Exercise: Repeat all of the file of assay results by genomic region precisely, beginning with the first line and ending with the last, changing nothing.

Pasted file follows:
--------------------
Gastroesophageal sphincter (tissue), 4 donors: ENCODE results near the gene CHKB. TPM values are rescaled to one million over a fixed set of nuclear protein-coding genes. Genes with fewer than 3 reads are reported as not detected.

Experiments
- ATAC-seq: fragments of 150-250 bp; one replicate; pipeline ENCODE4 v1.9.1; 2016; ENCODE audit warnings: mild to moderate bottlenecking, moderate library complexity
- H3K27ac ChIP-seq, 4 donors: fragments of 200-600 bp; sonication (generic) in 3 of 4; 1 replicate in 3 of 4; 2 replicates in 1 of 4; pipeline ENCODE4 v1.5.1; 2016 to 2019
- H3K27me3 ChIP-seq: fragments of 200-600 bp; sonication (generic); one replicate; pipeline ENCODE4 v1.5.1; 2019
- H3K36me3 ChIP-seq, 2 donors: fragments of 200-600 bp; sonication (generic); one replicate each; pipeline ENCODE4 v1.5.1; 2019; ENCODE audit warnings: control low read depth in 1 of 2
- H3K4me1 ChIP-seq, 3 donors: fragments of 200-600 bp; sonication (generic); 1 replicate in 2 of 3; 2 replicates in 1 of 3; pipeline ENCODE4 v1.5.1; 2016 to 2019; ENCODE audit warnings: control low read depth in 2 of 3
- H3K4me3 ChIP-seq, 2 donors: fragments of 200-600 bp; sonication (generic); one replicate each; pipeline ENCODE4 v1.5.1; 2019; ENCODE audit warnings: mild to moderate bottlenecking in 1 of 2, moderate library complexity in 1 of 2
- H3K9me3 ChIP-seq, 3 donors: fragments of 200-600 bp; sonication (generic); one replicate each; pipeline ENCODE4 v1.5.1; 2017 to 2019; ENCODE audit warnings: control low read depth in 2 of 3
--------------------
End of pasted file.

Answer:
Gastroesophageal sphincter (tissue), 4 donors: ENCODE results near the gene CHKB. TPM values are rescaled to one million over a fixed set of nuclear protein-coding genes. Genes with fewer than 3 reads are reported as not detected.

Experiments
- ATAC-seq: fragments of 150-250 bp; one replicate; pipeline ENCODE4 v1.9.1; 2016; ENCODE audit warnings: mild to moderate bottlenecking, moderate library complexity
- H3K27ac ChIP-seq, 4 donors: fragments of 200-600 bp; sonication (generic) in 3 of 4; 1 replicate in 3 of 4; 2 replicates in 1 of 4; pipeline ENCODE4 v1.5.1; 2016 to 2019
- H3K27me3 ChIP-seq: fragments of 200-600 bp; sonication (generic); one replicate; pipeline ENCODE4 v1.5.1; 2019
- H3K36me3 ChIP-seq, 2 donors: fragments of 200-600 bp; sonication (generic); one replicate each; pipeline ENCODE4 v1.5.1; 2019; ENCODE audit warnings: control low read depth in 1 of 2
- H3K4me1 ChIP-seq, 3 donors: fragments of 200-600 bp; sonication (generic); 1 replicate in 2 of 3; 2 replicates in 1 of 3; pipeline ENCODE4 v1.5.1; 2016 to 2019; ENCODE audit warnings: control low read depth in 2 of 3
- H3K4me3 ChIP-seq, 2 donors: fragments of 200-600 bp; sonication (generic); one replicate each; pipeline ENCODE4 v1.5.1; 2019; ENCODE audit warnings: mild to moderate bottlenecking in 1 of 2, moderate library complexity in 1 of 2
- H3K9me3 ChIP-seq, 3 donors: fragments of 200-600 bp; sonication (generic); one replicate each; pipeline ENCODE4 v1.5.1; 2017 to 2019; ENCODE audit warnings: control low read depth in 2 of 3